Container carriers aren't hesitating to announce new general rate increases (GRI). Just today, monday, French major player CMA CGM joined the wagon in an attempt to increase the rates on Asia-Europe by USD 500 per teu, starting August 1st. The general rate increase July 1st on Asia-Europe has been received positively by the industry so far, though with a minor decline last week.
In general, SeaIntel concludes that the July 1st GRI on Asia-Europe has been highly efficient, while carriers have yet to see results from their attempts at increasing the revenue on North-South routes.
"The July 1st GRIs have been almost completely unsuccessful in the trades from Asia to West Africa, Australia, Middle East, and (...) the traditionally very profitable Asia – East Coast South America trade," writes SeaIntel, concluding that overcapacity on the latter route means that carriers have been unable to sustaine any rate increases in the past ten months.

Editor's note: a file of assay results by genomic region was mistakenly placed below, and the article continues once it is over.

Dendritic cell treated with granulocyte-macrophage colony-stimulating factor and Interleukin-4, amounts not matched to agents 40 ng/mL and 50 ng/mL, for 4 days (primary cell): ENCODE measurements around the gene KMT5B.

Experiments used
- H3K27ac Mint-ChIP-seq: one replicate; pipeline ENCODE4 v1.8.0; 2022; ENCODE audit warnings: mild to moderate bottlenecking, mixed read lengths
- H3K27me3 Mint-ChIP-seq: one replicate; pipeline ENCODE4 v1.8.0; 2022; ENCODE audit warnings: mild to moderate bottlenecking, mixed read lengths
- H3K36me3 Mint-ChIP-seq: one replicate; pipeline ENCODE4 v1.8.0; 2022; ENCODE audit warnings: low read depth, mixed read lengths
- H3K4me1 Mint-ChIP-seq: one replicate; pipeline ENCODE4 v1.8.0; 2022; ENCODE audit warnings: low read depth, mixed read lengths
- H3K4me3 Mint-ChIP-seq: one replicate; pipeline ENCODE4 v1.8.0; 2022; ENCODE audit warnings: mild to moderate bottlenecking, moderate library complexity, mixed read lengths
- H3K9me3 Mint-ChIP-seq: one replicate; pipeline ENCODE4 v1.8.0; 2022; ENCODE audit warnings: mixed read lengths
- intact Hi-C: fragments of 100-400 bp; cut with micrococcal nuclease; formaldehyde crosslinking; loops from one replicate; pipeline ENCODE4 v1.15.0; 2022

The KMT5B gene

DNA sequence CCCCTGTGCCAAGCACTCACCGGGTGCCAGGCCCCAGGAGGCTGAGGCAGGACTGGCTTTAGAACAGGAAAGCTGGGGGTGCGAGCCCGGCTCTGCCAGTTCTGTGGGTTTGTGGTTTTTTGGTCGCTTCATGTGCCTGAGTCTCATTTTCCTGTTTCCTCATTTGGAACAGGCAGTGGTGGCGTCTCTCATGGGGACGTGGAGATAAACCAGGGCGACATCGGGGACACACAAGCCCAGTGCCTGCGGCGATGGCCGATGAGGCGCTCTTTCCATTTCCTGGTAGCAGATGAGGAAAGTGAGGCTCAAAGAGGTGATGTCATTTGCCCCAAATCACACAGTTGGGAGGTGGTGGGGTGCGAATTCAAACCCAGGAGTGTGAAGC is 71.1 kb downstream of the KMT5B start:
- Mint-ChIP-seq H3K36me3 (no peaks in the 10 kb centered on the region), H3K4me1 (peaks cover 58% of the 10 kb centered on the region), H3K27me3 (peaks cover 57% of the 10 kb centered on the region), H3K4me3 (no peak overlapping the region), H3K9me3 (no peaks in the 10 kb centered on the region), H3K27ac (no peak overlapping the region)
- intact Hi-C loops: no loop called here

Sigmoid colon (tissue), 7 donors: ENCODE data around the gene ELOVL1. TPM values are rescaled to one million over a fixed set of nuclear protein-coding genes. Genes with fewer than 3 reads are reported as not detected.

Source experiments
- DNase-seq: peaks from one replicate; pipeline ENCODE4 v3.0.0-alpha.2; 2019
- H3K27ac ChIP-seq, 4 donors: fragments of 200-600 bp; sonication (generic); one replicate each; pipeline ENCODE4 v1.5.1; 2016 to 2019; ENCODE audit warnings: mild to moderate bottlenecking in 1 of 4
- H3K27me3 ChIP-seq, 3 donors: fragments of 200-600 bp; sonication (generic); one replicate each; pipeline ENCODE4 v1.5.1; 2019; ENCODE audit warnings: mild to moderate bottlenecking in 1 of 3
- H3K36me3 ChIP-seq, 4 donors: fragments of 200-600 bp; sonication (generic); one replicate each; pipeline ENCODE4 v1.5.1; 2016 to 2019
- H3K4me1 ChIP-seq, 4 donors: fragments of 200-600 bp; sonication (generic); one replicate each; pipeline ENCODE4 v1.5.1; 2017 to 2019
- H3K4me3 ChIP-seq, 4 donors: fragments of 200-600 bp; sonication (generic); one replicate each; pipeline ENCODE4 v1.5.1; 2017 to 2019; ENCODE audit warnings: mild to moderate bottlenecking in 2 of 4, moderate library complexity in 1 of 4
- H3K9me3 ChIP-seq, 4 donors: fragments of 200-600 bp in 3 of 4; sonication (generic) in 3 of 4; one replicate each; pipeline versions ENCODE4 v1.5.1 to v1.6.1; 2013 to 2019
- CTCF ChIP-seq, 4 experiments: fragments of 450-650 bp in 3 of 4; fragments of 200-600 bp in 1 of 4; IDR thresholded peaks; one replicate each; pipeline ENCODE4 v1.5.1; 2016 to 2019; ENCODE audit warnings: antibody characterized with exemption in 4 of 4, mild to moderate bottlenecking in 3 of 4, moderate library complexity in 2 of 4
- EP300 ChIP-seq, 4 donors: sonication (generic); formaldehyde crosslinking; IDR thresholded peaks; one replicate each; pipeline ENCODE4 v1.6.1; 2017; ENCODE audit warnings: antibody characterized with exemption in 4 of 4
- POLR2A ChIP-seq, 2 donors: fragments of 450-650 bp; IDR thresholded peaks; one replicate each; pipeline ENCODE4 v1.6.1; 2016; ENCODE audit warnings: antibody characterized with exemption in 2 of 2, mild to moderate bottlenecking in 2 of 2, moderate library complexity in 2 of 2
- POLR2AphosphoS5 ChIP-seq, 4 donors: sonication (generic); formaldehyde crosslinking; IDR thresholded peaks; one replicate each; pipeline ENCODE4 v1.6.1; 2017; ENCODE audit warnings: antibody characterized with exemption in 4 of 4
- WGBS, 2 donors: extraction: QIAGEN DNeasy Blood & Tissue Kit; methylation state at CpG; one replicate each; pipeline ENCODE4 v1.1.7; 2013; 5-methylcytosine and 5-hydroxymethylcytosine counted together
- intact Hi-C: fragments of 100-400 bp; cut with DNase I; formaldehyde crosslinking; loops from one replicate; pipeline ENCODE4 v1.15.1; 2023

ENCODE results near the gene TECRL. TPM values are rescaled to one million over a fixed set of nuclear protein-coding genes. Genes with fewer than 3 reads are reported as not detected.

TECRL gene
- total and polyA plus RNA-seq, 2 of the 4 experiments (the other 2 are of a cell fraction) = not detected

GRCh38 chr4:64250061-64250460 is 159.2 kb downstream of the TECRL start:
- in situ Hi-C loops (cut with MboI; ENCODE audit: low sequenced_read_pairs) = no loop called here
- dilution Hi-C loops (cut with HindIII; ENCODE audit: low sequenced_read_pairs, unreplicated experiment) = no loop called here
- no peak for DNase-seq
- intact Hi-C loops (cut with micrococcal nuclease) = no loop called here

And this in spite of 10-12 attempts at increasing the rates. According to SeaIntel, the failed attempts are caused by the market situations in the different parts of the world, with poor supply and demand balances, while the carriers are also having trouble living up to the announced rate increases.
Asia-Europe looking good
As mentioned above, things are looking different on the trade lane from Asia to Northern Europe, where no less than 17 carriers announced rate increases for July 1st, at between USD 700 to USD 1000 per teu. By the end of June, rates increase by USD 895 teu, which according tp SeaIntel represents the single biggest increase from one week to the next since the SCFI index was established back in March 2009.
In order to properly evaluate the effects of the GRI, SeaIntel has studied the rate increases using three different methods, all the based of the Shanghai Containerized Freight Index (SCFI).
Going forward, SeaIntel expects a minor decline in the rates ahead of the new GRI on August 1st, which the analysts predict will be 50 percent successful.
"Following the GRI, we expect the market to remain relatively stable over the (hopefully) coming peak season, and then we would expect rates to start coming down again in November, starting the next round of the ever increasing boom-and-bust cycles," writes SeaIntel.